Boris unveils London’s climate adaptation strategy

London mayor Boris Johnson is to develop an “urban greening programme” for the capital as part of his climate change adaptation strategy

The strategy, published last Friday, sets out how London will cope with flooding, drought and overheating. It also proposes measures to cope with the effect of climate change on health, transport and the economy.

An “urban greening programme” will be developed by stakeholders responsible for green spaces, the strategy says. Existing initiatives such as boroughs’ open space strategies, catchment flood management plans, river restoration and tree-planting programmes will be brought together. Where there is no other space for greening an area, green roofs and green walls should be developed.

The strategy recommends the mayor and boroughs require development to demonstrates how it is designed and constructed to adapt to a changing climate. The mayor will work with the Environment Agency, boroughs and the London Development Agency (LDA) to identify and safeguard areas for future flood storage.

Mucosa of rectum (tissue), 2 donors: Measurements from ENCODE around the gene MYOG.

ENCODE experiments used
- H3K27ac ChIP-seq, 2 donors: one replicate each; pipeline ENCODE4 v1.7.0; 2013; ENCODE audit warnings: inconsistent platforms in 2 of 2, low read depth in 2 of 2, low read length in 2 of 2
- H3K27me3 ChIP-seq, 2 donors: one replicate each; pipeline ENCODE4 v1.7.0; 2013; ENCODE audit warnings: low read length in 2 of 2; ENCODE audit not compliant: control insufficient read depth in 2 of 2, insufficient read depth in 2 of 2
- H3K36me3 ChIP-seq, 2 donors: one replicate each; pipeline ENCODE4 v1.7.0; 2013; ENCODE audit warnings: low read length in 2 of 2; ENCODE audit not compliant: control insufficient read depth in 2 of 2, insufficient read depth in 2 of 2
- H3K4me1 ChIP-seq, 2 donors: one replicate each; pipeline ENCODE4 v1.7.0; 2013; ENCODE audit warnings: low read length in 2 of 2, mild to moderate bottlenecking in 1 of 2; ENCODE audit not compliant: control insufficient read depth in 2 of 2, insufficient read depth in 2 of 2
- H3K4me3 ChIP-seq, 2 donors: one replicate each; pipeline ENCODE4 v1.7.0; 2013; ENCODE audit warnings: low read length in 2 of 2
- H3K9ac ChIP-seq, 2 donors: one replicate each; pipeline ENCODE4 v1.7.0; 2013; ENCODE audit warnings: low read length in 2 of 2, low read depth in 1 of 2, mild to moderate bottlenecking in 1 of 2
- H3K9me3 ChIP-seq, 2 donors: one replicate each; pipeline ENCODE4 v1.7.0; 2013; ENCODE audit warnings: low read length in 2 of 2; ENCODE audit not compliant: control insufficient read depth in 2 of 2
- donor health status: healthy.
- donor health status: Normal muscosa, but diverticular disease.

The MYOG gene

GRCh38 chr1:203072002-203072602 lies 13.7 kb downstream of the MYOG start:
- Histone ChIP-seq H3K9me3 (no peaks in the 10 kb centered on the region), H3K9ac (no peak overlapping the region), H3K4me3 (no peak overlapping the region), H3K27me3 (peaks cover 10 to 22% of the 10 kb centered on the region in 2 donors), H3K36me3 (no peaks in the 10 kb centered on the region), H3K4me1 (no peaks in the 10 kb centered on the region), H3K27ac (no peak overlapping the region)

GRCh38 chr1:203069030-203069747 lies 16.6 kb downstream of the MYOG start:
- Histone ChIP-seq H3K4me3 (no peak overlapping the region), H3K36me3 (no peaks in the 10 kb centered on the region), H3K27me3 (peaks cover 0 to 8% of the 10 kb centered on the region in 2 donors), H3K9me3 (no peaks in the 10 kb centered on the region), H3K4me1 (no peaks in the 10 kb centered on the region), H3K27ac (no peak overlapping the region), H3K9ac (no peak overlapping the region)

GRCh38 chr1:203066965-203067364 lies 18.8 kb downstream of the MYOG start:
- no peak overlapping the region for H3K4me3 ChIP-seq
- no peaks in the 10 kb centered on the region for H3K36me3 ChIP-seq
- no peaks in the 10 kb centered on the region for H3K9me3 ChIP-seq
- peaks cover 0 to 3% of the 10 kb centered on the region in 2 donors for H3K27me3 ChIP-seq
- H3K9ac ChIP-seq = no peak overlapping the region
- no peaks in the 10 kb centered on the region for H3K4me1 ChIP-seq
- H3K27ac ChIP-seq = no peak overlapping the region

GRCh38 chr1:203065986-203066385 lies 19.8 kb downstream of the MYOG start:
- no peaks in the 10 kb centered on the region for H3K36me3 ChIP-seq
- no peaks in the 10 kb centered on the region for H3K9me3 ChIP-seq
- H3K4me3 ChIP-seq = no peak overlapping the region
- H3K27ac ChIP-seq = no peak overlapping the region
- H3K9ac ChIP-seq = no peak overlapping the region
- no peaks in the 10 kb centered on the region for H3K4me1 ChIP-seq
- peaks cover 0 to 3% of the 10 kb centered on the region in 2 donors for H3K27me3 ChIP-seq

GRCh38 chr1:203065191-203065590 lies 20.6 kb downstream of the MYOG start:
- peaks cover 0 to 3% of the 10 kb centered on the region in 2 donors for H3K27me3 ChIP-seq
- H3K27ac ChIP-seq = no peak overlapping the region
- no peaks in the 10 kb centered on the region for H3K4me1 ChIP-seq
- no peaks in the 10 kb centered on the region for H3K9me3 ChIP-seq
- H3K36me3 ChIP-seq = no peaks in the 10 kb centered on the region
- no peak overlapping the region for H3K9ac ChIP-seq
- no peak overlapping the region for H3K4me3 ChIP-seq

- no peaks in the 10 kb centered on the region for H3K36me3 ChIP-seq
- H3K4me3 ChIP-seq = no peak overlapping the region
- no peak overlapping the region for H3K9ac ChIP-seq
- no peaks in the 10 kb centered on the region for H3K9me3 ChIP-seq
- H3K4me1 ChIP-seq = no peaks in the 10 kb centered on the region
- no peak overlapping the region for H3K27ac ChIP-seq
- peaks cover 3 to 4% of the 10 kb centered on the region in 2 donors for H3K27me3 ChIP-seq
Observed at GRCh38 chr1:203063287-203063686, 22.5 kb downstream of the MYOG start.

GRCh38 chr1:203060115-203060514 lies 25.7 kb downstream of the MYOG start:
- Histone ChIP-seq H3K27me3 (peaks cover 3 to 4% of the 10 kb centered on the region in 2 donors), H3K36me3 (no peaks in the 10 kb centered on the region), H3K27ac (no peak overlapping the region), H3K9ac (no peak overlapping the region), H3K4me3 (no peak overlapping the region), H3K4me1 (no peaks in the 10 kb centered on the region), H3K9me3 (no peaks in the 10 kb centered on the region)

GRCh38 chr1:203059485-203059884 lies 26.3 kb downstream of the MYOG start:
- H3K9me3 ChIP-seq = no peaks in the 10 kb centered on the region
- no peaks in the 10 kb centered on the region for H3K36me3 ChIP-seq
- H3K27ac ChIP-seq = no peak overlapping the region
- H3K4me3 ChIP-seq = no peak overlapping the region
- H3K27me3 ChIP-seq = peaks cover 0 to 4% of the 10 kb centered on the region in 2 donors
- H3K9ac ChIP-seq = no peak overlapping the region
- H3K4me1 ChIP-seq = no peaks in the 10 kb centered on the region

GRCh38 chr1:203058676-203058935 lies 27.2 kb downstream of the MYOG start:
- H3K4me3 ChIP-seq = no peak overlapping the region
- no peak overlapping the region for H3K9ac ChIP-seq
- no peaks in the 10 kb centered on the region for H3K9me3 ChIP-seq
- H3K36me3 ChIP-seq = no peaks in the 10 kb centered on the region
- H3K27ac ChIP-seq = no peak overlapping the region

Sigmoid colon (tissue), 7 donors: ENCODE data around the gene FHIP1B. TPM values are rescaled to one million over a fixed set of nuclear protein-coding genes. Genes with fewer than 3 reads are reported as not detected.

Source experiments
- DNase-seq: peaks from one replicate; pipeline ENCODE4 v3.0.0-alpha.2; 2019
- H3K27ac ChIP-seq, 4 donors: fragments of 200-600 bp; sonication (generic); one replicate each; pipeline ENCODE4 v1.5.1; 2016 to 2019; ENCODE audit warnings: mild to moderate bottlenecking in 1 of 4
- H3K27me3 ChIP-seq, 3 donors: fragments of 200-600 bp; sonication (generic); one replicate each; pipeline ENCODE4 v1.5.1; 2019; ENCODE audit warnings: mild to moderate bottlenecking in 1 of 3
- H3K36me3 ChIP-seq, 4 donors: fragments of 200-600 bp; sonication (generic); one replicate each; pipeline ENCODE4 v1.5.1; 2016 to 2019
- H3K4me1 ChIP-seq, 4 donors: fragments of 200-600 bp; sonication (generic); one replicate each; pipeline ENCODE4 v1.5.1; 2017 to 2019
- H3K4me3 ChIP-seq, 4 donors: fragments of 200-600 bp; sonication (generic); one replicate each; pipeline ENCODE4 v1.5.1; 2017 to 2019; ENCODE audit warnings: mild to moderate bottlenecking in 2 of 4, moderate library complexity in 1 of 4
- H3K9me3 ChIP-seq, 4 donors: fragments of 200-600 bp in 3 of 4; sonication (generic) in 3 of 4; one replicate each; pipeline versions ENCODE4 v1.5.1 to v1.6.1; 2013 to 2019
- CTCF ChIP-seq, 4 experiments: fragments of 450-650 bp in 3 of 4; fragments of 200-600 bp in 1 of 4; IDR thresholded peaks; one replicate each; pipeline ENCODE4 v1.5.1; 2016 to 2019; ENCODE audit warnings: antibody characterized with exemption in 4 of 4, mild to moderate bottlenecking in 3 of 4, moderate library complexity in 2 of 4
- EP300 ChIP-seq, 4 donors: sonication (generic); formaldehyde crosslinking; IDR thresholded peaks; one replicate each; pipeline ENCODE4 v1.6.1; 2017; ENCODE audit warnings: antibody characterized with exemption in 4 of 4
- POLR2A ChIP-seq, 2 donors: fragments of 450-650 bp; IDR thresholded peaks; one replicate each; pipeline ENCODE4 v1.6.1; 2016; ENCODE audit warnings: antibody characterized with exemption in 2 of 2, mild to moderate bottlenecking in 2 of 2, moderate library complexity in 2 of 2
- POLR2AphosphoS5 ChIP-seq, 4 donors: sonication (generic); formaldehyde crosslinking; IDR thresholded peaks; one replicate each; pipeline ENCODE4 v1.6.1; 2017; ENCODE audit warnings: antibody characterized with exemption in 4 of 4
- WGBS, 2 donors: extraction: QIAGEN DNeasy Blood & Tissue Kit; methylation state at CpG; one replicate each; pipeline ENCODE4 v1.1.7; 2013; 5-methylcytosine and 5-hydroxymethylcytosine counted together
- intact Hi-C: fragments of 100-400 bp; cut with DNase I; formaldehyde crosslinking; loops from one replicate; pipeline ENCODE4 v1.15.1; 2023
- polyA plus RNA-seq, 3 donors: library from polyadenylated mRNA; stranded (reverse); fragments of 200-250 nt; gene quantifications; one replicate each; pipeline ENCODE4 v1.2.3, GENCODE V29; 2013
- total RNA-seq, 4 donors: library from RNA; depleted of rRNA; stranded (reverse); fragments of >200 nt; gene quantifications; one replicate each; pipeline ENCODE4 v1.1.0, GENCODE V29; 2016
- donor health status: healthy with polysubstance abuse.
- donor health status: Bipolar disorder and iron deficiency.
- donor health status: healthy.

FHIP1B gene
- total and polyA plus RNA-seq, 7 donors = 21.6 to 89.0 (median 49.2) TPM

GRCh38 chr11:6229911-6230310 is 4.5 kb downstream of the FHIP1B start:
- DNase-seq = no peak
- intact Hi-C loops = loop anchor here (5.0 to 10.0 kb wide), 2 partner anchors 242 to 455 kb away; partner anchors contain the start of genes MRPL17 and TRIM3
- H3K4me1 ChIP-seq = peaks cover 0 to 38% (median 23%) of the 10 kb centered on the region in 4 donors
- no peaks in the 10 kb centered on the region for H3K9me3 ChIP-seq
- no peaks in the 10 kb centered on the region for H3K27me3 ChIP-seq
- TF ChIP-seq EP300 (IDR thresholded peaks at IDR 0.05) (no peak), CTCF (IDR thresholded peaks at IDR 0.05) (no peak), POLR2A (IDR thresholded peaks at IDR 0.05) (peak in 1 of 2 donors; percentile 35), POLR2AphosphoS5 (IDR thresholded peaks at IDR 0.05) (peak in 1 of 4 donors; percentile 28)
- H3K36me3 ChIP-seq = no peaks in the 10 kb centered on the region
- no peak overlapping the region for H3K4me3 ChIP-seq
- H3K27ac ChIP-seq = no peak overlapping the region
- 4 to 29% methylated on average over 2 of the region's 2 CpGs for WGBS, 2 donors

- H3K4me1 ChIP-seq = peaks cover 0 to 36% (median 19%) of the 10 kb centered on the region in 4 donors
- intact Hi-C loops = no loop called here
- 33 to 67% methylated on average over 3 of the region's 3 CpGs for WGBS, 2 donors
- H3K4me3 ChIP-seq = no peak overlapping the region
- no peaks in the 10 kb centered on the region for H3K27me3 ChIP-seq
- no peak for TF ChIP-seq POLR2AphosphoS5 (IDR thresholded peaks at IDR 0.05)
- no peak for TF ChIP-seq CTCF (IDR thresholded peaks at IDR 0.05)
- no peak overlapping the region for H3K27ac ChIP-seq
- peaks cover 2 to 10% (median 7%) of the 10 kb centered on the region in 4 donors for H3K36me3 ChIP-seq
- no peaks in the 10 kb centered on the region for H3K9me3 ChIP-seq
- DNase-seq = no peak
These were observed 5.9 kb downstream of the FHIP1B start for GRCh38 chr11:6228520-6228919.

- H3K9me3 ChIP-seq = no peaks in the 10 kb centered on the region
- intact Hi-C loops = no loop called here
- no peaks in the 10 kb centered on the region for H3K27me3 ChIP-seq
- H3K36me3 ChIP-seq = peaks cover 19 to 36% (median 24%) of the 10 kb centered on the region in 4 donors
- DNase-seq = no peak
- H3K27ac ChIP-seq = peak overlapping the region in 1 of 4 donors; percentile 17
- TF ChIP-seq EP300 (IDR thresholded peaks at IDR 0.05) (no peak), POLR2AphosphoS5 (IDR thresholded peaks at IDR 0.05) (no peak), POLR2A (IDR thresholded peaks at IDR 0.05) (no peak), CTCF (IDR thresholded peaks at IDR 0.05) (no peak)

On surface water flooding, the mayor will work with Drain London, a forum set up following the Greater London Authority’s 2007 water strategy, to clarify responsibility for the maintenance of London’s drains. It is assessing the scope for storage and dissipation of excess rainwater within the sewerage system and using roads to convey water away from vulnerable development.

The mayor proposes preparing the capital for drought by working with water companies, the LDA and the London Climate Change Partnership to make existing homes more water efficient.

The strategy also recognises the urban heat island effect. During the heatwave of 2003, central London was up to 10oC warmer than the surrounding greenbelt. The mayor wants to define an “urban heat island action area”, where new development must contribute to offsetting urban warming.

Johnson also announced the appointment of his environmental adviser. Isabel Dedring is currently director of the policy unit of Transport for London, where she has overseen the strategies on climate change, low carbon transport, low carbon building retrofits and sustainable travel planning. She has a law degree from Harvard University and has worked for consultancies Mckinsey and Ernst and Young.